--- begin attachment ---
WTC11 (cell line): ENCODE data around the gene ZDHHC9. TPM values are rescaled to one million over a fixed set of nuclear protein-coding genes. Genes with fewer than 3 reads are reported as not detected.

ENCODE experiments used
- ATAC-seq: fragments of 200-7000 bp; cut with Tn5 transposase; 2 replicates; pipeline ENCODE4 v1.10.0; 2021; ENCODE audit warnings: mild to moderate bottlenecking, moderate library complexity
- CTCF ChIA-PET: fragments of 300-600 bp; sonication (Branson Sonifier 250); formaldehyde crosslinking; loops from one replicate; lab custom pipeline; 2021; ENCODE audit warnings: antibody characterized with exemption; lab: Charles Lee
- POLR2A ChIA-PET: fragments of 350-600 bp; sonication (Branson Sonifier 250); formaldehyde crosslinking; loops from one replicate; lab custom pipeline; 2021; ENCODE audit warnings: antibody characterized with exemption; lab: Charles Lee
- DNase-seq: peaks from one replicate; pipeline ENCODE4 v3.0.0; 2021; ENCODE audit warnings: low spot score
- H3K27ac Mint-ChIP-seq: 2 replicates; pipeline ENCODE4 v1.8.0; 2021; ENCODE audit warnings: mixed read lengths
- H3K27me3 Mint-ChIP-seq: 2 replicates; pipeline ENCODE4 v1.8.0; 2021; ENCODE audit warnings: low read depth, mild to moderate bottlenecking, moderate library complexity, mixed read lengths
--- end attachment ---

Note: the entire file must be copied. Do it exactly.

WTC11 (cell line): ENCODE data around the gene ZDHHC9. TPM values are rescaled to one million over a fixed set of nuclear protein-coding genes. Genes with fewer than 3 reads are reported as not detected.

ENCODE experiments used
- ATAC-seq: fragments of 200-7000 bp; cut with Tn5 transposase; 2 replicates; pipeline ENCODE4 v1.10.0; 2021; ENCODE audit warnings: mild to moderate bottlenecking, moderate library complexity
- CTCF ChIA-PET: fragments of 300-600 bp; sonication (Branson Sonifier 250); formaldehyde crosslinking; loops from one replicate; lab custom pipeline; 2021; ENCODE audit warnings: antibody characterized with exemption; lab: Charles Lee
- POLR2A ChIA-PET: fragments of 350-600 bp; sonication (Branson Sonifier 250); formaldehyde crosslinking; loops from one replicate; lab custom pipeline; 2021; ENCODE audit warnings: antibody characterized with exemption; lab: Charles Lee
- DNase-seq: peaks from one replicate; pipeline ENCODE4 v3.0.0; 2021; ENCODE audit warnings: low spot score
- H3K27ac Mint-ChIP-seq: 2 replicates; pipeline ENCODE4 v1.8.0; 2021; ENCODE audit warnings: mixed read lengths
- H3K27me3 Mint-ChIP-seq: 2 replicates; pipeline ENCODE4 v1.8.0; 2021; ENCODE audit warnings: low read depth, mild to moderate bottlenecking, moderate library complexity, mixed read lengths